No one has panicked, everyone has been calm on the headset, generally speaking, (“Hell yeah,” Austin said when asked) because for this coaching staff, they know the wrinkles and what to do when presented with an unexpected look. But a redshirt freshman making his first, second and third start ever at center? Not so much. A quarterback who is still, mind you, a true sophomore working on recognizing post-snap coverage adjustments and how that influences his progressions and reads? Not so much.

That’s why, coaches have said privately, Martinez’s perceived struggles this season aren’t necessarily a product of regression or hesitancy or anything of the ilk. There’s a lot of input right now, more so than would be preferred. Not quite paralysis by analysis, but Martinez is having to make the best of less-than-ideal situations. 

Now, that doesn’t explain away some of the fumbles or either of the interceptions or some of the anxious feet the quarterback has had in the pocket, but here’s putting it another way. Timing was off in Week 1 and the personnel wasn’t where Nebraska expected them to be. In Week 2, the stuff that worked in the first half was built out of preparation and a lot of the stuff that didn’t work in the second half was poor execution in the face of some degree of improvisation. Week 3 saw the offense produce at its highest level to date while operating completely on the fly.

Back to those first two plays against NIU.

“We had rehearsed for X, Y and Z, things to look for, the first pass was going to be to the boundary and the second one was going to be to the field, but the way they had their defense structured, that was going to be a problem for us,” quarterback coach Mario Verduzco said. “The way they had it structured we couldn’t hand the ball off, so the RPO for all intents and purposes is dead. I was gratified, after looking back on it, that [Martinez] basically burned both of them. He took a peek but it just wasn’t going to happen.”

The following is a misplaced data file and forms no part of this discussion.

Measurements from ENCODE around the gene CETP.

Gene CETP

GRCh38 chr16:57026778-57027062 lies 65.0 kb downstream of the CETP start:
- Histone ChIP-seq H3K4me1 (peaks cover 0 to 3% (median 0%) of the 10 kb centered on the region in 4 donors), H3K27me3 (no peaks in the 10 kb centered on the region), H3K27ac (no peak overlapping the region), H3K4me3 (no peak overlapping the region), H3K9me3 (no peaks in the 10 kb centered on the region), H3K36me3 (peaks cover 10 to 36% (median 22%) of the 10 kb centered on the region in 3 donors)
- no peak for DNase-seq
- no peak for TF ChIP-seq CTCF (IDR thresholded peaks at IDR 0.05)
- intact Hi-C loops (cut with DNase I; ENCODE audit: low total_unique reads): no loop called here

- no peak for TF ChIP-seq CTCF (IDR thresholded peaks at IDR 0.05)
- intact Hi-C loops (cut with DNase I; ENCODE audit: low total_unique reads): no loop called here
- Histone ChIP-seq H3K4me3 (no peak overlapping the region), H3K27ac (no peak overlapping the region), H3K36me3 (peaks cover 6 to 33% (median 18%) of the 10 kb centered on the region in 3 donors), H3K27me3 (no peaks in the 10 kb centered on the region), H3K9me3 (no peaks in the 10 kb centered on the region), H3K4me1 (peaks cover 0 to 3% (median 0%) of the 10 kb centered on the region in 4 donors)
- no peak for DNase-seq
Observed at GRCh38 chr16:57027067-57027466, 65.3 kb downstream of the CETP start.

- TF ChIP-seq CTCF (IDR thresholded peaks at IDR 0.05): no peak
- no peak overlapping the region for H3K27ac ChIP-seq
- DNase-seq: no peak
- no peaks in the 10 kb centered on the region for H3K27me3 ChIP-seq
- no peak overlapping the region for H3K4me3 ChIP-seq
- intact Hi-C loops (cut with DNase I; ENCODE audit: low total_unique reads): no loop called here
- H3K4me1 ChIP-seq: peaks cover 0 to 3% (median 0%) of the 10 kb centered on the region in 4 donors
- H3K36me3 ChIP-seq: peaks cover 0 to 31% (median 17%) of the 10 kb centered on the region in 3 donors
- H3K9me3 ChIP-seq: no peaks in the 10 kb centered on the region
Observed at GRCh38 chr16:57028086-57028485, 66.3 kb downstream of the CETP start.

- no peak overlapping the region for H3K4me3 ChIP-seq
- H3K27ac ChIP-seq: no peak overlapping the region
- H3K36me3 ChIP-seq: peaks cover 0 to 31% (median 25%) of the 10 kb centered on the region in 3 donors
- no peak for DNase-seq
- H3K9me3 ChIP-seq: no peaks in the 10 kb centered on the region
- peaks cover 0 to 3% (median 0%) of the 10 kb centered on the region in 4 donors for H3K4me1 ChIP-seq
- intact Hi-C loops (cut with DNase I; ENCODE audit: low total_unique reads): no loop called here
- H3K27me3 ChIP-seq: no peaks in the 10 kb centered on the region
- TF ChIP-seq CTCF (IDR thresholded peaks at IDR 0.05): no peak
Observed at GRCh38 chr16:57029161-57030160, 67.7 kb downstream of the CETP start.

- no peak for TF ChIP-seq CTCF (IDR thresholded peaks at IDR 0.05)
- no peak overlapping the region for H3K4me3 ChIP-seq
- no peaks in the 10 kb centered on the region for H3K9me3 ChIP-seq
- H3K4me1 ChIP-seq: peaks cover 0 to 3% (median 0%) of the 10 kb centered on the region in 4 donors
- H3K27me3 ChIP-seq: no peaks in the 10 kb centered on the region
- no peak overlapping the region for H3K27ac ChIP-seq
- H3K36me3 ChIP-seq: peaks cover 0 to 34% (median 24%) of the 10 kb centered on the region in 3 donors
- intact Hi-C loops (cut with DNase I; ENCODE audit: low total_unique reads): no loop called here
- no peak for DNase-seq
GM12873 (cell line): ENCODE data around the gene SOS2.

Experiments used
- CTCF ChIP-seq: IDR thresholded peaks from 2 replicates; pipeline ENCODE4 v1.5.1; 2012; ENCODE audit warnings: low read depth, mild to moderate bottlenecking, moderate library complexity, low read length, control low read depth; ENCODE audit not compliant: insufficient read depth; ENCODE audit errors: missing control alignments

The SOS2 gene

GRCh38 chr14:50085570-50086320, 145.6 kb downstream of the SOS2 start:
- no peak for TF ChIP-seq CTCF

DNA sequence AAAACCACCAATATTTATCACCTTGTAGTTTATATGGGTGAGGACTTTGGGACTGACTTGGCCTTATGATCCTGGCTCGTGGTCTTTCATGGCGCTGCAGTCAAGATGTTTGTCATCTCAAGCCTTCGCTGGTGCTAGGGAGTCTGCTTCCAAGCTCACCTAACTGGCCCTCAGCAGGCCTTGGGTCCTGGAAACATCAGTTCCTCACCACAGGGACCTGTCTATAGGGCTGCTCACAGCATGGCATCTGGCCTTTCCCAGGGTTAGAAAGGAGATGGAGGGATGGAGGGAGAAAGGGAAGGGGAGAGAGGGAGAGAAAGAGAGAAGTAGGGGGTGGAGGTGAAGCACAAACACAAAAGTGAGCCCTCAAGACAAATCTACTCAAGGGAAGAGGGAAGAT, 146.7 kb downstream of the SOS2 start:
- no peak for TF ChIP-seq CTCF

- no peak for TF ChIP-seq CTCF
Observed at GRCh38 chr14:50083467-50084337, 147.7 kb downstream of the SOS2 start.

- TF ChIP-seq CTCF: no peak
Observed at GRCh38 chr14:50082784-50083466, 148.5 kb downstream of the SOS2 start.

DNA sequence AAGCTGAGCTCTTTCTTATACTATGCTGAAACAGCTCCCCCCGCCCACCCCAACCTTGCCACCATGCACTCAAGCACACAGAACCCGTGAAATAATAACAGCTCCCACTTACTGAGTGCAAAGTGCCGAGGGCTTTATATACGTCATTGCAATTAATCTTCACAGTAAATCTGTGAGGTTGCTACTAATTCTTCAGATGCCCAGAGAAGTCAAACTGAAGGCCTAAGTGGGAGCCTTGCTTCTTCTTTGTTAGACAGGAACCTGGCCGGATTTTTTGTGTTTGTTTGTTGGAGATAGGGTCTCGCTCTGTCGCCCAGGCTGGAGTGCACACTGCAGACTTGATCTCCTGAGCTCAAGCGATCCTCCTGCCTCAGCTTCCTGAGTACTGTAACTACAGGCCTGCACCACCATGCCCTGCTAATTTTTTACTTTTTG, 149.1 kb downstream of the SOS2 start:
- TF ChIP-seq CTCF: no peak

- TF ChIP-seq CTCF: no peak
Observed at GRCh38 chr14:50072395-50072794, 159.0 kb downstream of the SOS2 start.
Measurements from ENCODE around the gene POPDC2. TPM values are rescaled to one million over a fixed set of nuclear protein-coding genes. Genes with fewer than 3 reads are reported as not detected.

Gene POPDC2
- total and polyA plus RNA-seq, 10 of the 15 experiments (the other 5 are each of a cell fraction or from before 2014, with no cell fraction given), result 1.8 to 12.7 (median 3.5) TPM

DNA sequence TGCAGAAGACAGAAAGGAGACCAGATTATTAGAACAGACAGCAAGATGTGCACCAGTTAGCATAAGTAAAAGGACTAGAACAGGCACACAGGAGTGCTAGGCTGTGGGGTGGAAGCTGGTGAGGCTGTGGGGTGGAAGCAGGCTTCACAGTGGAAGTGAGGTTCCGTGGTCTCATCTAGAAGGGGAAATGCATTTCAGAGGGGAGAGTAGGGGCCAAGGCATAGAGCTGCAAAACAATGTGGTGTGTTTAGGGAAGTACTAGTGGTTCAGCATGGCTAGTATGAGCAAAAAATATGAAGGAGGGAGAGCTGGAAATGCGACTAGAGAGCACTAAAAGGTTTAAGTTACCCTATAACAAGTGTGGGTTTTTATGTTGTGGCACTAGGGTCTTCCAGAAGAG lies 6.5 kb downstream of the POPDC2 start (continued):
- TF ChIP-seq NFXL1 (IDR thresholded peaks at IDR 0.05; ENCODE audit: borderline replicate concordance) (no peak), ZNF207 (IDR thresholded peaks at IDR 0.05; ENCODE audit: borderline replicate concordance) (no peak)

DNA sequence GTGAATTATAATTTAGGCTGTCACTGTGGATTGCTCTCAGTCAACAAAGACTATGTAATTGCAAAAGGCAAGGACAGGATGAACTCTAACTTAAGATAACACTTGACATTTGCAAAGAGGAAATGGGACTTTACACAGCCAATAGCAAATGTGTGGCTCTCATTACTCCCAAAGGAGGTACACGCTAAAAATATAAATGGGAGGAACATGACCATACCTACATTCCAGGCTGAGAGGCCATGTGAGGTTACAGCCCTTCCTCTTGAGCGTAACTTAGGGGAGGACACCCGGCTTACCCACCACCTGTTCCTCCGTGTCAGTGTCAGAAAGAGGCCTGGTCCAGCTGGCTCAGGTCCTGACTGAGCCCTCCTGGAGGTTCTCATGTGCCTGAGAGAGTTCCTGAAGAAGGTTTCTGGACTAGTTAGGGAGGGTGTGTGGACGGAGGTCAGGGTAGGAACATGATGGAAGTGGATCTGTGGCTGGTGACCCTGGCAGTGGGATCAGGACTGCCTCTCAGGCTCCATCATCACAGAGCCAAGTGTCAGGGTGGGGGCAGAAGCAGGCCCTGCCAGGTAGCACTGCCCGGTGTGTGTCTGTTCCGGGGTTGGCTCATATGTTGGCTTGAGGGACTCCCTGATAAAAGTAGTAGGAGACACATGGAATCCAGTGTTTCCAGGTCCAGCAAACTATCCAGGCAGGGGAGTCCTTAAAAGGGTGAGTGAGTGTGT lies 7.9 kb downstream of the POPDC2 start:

The guys to look at on the two plays are No. 29 in white and then No. 7. Hindsight is 20/20, sure, but with that extra nugget of information, it makes those two reads make a whole lot more sense, doesn’t it? 

“I was impressed,” Verduzco said of Martinez’s identification of the necessary adjustments after the initial drive against NIU. “You’re going to play a Beethoven symphony and all of a sudden you get up there and it’s Dvoƙák and you go, ‘What the hell is going on here?’”

To Martinez’s credit, he’s still averaging 242 yards a game through the air and upped his yards-per-play average while passing from 7.5 last year to 9.7. That’s while the run game as a whole has worked to find its footing. 

Yes, some of Nebraska’s struggles are simply a result of poor execution. The in-game adjustments so far have been as simple as “OK, instead of this call we’ve got to make this call and this is what we’re doing on the keep side.” That’s the flexibility of the system allowing the Huskers to not completely toss the gameplan in the garbage. 

“I’ve said it a bunch of times, I wouldn’t trade him for anyone else in the country for what we do,” Frost said of Martinez on his Husker Sports Nightly radio appearance Thursday night. “I think he can play better, he knows he can play better.

“We’ve looked great at times, we’ve kind of stubbed our toe a little bit and we haven’t been consistent enough,” Frost said. “Sometimes it’s the quarterback, sometimes it’s not and it looked like the quarterback. Adrian’s still just in his sophomore year, and the sky is the limit for him.”

There were some interesting barbs during the first two weeks (“barbs” is probably too strong a word). After the South Alabama game, Martinez dealt with public criticism both internally and externally for really the first time in his career. After Colorado, Frost commented he was nervous about putting the ball in the air in overtime. But after all the angst, the vibe is still one of optimism. 

Things can still get rolling. Things can still get crazy, like Robinson predicted. On the doorstep of Big Ten play, Nebraska knows the randomness of defensive coverages throughout the first three weeks is probably over. Conference teams aren’g going to drastically alter what they do for the Huskers. 

“Now,” Robinson told me, “I feel like they’re just going to go out there and let us play and make plays.”

 
×
Verify your student status
See Subscription Benefits
Trial only available to users who have never subscribed or participated in a previous trial.